Houston, Texas is one of the most diverse cities in the world. I used to think it was all cowboy hats and oil, but there are certain parts of the city where you are much more likely to see a burka than a bolo tie. Some people are unsettled by this.
The folks at Prestige Language Institute are not among that group.
Since 2012, PLI has been fostering community development and opening doors of opportunity for adult immigrants and refugees. In the midst of all the political drama — Who gets in? Who doesn’t? Are we safe? What do we do? — Prestige Language Institute is laser focused on providing culturally appropriate and affordable language and literacy education that empower people.
They look like a language school, but they’re really building a stronger community — not just among immigrants and refugees, but with immigrants and refugees.
My wife and I had the honor of attending a fundraiser for PLI this past weekend. It was delightful, with good conversation around our table, delicious Afghan food, and meaningful testimonies from folks born in the U.S. talking about how they’ve grown to not just be tutors to their non-U.S.-born students, but also friends with those same people.
They say proximity changes your perspective, and it’s certainly changed mine.
I’ve visited PLI, helped serve Thanksgiving dinner to refugees from Syria, Iraq, and elsewhere, met many of their staff, and heard the ins and outs of their work. It is easy to shout opinion. It’s hard to get your hands dirty. PLI has served people from 29 countries in 24 different languages. That’s hard work.
Still, PLI’s passionated, dedicated, and trained volunteer teachers do the hard work. These teachers bring an extremely valuable role within the classes taught. Teachers come from all different backgrounds including business professionals, healthcare workers, homemakers, engineers, teachers, and parents. All of the teachers care for the students and desire growth within the English language.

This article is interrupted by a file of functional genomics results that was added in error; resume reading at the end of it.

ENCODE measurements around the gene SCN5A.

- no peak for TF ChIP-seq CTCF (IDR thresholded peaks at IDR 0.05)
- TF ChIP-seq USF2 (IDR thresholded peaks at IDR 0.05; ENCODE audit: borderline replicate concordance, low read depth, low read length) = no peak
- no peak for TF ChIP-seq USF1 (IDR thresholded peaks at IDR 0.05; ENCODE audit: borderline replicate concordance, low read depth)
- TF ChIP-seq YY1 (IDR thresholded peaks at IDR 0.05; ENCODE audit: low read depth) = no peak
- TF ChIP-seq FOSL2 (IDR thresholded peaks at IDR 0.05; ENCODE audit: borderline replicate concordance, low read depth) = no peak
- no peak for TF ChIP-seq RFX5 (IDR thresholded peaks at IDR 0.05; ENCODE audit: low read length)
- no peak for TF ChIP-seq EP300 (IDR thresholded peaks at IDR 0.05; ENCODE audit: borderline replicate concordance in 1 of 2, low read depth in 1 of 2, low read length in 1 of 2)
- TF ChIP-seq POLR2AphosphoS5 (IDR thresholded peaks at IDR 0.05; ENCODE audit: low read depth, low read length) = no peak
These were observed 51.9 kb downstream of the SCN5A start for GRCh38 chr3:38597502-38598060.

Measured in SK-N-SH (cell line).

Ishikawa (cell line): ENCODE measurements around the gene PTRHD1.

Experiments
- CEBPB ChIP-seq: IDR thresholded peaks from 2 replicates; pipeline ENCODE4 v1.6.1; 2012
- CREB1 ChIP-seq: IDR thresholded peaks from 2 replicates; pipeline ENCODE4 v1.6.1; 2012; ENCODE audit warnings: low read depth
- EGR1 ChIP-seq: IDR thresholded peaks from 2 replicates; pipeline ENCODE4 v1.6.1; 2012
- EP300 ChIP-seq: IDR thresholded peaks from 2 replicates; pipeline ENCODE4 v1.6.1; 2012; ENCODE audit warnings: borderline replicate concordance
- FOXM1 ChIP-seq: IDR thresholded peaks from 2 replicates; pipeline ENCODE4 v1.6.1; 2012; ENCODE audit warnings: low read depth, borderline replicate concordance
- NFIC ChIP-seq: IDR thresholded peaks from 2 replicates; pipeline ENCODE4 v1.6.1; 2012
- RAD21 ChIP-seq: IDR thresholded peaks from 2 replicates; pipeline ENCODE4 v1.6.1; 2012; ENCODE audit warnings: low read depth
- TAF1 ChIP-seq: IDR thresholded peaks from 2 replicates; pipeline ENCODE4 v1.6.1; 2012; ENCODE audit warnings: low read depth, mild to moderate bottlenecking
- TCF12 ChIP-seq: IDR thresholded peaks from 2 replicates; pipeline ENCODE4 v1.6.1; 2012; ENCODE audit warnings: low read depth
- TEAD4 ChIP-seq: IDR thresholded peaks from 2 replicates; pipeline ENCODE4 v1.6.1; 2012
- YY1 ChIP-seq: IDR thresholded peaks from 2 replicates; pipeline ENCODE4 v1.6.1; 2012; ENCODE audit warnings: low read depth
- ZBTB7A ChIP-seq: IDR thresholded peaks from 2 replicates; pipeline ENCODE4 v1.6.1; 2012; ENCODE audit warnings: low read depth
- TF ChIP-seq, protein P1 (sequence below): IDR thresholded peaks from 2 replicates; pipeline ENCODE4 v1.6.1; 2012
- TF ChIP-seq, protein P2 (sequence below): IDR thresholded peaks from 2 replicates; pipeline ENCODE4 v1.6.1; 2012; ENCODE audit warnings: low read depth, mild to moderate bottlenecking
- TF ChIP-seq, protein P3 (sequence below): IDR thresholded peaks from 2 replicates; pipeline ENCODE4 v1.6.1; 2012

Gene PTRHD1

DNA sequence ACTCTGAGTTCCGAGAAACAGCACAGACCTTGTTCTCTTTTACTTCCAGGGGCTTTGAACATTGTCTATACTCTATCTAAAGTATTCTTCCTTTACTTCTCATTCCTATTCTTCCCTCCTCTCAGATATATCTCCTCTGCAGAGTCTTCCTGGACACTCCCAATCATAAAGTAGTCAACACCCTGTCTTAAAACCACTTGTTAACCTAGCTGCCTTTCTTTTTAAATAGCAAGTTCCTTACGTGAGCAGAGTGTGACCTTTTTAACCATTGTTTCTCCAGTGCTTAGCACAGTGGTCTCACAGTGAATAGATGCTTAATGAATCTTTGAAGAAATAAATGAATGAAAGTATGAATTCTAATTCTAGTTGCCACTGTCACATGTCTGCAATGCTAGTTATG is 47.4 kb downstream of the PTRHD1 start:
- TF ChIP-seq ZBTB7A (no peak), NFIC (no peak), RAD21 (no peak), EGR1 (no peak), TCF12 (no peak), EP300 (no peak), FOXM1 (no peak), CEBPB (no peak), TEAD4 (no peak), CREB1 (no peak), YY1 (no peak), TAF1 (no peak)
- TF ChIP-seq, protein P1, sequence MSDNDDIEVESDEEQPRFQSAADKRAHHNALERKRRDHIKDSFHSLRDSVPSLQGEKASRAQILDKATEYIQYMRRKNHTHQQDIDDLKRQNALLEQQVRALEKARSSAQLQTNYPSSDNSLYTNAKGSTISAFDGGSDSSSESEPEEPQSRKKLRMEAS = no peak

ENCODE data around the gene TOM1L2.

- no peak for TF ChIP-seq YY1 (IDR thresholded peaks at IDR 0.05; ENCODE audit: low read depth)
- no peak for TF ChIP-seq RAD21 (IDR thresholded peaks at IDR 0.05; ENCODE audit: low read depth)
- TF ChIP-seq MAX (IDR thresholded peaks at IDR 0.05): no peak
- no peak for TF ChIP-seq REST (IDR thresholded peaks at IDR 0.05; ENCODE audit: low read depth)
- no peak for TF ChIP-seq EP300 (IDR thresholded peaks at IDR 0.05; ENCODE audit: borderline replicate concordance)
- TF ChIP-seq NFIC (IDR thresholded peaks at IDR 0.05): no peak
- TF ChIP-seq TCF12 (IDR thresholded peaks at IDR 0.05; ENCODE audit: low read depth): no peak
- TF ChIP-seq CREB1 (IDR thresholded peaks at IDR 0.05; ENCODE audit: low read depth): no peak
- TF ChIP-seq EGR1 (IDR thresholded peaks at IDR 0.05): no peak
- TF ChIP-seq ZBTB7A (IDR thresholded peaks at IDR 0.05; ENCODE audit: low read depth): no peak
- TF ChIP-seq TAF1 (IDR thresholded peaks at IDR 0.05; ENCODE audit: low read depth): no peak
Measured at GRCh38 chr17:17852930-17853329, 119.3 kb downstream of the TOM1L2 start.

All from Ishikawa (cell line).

But in growing in language skills, both sides of the teaching relationship also grow in their understanding of one another. They grow in their friendship. They grow in their love.
When it comes to radical wings of religion, past World Wars and present-day-skirmishes, and shouted opinion on t.v. news outlets, there is plenty of fodder for bad news and angst and fear and misunderstanding.
But when you sit across the table from a refugee who wants to learn English, get a job, provide for their family, and give their kids a better life than they had in their war-torn country, your perspective is likely to change. When you share tea and share stories and share life, your old biases are likely to fade. Prestige Learning Institute is not just teaching English, they’re teaching communities how to interact with people not like them. They’re teaching people how to roll out the relational welcome mat. They’re teaching not just the English language, but the language of love.
If you’re in Houston, I totally recommend you getting connected.
If you’re elsewhere, I urge you to find a similar organization and get involved.
Wherever you are, let’s make more Good News Fridays by making good news wherever we live. It’s easy to shrug your shoulders at the problems we face as a society. It’s difficult to work at real solutions.
Prestige Language Institute is the real deal offering real solutions to real problems — not just for immigrants who need to learn a language, but to a watching world who need to learn how to love.